Predictors of hand hygiene compliance in the era of alcohol-based hand rinse.

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Predictors of hand hygiene compliance in the era of alcohol-based hand rinse.

J Hosp Infect. 2013 Apr;83(4):276-83

Authors: Lebovic G, Siddiqui N, Muller MP

BACKGROUND: Predictors of hand-hygiene compliance have not been re-evaluated in the alcohol-based hand rinse (ABHR) era.
AIM: To re-evaluate predictors of hand-hygiene compliance in the era of ABHR.
METHODS: Hand-hygiene compliance was monitored at a Canadian teaching hospital for a period of two years using direct observation. Standardized definitions of compliance were used and potential predictors of compliance were recorded. A generalized linear mixed model was developed to evaluate the impact of predictors of hand-hygiene compliance while correcting for clustering.
FINDINGS: We observed 7364 opportunities for hand hygiene among 3487 healthcare workers. Hand-hygiene compliance was 45% and did not vary over time. Predictors of improved compliance on multivariate analysis included the indication for hand hygiene with higher compliance seen after body fluid exposure (odds ratio: 4.7; 95% confidence interval: 3.7-6.1) and after patient contact (3.9; 3.5-4.4) compared with hand hygiene prior to patient contact. Glove use was associated with higher compliance (1.3; 1.1-1.4). A professional designation other than nurse or physician was associated with lower compliance (0.72; 0.61-0.86). The number of hand hygiene opportunities per hour was not associated with lower compliance. Higher ward level use of ABHR (vs use of soap/water) was associated with better compliance (P = 0.035).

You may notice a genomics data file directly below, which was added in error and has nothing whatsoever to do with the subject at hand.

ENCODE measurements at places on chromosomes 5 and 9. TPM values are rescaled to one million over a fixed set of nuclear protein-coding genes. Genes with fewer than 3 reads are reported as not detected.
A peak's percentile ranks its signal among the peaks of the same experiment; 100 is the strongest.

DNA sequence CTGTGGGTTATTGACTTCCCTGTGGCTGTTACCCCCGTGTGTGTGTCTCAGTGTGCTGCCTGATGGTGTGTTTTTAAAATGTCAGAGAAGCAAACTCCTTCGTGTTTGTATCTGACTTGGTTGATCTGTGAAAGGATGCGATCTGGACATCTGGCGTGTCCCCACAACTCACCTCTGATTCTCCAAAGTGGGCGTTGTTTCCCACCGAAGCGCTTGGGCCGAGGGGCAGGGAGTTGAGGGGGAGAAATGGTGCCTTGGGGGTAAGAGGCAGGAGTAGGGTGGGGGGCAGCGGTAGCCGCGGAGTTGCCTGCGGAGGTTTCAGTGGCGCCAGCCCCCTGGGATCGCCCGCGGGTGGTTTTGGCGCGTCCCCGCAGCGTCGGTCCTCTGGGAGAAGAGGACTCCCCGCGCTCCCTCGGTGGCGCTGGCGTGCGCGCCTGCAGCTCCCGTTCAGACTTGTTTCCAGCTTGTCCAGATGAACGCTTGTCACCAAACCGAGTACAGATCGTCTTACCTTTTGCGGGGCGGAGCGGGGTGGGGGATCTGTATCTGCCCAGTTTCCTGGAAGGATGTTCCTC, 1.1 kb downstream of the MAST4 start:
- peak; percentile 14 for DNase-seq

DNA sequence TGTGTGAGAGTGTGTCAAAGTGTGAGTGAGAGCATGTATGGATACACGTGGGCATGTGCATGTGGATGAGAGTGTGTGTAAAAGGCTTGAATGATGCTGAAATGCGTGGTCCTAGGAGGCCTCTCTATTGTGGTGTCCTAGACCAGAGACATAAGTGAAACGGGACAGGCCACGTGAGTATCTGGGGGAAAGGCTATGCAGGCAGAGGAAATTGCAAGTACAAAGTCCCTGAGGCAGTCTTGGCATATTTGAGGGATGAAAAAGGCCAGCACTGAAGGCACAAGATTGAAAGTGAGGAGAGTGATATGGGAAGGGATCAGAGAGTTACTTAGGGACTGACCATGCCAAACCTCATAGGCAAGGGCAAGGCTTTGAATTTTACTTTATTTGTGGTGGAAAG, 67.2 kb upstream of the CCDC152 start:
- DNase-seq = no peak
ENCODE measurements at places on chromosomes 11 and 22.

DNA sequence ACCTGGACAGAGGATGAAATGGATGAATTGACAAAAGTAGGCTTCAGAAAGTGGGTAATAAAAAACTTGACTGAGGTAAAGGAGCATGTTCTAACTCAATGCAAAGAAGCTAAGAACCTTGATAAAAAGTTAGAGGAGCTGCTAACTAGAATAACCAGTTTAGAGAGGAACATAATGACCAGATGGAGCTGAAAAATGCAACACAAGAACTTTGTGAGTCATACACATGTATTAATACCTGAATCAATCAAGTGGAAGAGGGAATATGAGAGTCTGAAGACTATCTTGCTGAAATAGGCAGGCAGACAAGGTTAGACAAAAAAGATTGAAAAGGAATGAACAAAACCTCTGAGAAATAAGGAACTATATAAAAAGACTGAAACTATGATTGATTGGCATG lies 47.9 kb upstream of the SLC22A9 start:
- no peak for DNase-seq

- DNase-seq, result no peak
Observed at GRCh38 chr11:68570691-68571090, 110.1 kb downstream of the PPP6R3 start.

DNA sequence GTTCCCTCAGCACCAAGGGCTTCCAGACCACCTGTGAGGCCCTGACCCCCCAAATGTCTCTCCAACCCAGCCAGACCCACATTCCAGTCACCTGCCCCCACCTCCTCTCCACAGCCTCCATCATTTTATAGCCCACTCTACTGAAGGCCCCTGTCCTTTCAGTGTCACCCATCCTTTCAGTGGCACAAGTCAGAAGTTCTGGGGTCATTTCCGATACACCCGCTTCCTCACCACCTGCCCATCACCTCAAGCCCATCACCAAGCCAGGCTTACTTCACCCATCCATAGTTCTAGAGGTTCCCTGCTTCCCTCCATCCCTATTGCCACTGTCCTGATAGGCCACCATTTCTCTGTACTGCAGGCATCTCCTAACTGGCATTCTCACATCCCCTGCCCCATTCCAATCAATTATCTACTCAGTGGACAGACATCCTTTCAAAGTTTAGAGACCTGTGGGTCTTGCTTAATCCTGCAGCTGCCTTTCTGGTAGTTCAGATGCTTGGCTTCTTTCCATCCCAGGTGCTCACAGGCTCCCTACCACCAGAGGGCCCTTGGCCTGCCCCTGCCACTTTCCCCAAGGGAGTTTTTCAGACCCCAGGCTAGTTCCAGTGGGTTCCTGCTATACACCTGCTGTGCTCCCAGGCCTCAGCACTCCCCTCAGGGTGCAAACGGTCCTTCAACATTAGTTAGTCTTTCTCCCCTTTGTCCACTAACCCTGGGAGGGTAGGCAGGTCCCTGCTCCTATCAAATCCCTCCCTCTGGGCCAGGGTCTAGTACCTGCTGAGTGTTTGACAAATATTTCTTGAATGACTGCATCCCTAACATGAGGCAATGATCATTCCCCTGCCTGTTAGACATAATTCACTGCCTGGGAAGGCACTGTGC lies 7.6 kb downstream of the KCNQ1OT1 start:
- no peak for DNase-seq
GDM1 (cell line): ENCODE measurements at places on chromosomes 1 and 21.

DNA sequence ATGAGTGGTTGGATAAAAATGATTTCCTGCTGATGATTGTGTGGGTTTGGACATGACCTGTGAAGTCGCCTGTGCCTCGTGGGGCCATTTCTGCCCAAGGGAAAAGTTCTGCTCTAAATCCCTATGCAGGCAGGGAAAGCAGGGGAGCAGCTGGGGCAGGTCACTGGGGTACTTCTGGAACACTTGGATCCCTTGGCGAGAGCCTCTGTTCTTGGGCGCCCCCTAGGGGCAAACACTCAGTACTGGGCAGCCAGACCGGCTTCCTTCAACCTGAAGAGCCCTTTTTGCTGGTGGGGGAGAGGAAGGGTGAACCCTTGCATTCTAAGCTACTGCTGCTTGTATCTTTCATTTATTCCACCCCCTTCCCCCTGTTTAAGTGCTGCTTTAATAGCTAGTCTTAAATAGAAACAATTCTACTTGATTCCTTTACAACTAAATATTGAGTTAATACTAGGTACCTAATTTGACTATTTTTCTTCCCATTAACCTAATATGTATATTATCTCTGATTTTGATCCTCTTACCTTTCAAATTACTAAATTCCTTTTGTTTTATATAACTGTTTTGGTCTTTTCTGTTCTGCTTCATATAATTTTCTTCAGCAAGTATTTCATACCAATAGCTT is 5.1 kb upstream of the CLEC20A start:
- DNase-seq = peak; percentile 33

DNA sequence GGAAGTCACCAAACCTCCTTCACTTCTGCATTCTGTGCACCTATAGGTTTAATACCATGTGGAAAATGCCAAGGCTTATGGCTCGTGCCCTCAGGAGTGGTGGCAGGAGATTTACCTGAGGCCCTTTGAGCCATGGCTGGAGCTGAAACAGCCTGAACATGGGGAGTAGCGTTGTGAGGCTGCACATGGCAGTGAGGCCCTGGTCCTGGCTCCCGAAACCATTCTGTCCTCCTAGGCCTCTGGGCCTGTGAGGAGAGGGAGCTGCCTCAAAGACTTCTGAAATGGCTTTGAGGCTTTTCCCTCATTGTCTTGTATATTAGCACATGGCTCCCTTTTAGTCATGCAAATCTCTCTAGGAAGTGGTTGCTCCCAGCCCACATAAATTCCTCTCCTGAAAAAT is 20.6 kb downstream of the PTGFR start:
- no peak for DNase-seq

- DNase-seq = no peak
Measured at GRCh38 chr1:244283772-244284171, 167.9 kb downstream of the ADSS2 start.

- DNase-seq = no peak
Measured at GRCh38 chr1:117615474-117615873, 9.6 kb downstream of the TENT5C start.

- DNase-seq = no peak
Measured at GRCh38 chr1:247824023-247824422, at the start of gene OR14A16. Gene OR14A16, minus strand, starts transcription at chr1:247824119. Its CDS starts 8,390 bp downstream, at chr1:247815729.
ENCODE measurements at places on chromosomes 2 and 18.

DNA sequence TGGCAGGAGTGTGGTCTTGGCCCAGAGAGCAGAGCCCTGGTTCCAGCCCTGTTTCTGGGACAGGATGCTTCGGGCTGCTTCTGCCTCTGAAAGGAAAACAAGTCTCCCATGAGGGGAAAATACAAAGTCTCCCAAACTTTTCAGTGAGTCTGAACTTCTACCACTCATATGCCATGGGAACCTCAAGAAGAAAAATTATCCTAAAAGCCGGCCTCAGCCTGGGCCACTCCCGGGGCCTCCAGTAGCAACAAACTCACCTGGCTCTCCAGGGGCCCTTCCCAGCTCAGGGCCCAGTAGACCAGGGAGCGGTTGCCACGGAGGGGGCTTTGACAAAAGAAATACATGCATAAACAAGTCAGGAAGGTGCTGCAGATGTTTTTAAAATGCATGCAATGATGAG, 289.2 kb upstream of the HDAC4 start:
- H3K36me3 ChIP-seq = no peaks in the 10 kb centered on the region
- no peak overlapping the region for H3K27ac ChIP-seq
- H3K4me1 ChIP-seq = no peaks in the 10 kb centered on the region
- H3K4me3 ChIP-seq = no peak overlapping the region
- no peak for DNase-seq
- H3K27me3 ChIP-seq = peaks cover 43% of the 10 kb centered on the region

CONCLUSIONS: In the ABHR era a higher frequency of hand-hygiene opportunities is no longer the primary barrier to achieving optimal hand-hygiene compliance. However, heterogeneous use of ABHR by ward may still provide a target for improvement.

PMID: 23415717 [PubMed - indexed for MEDLINE]

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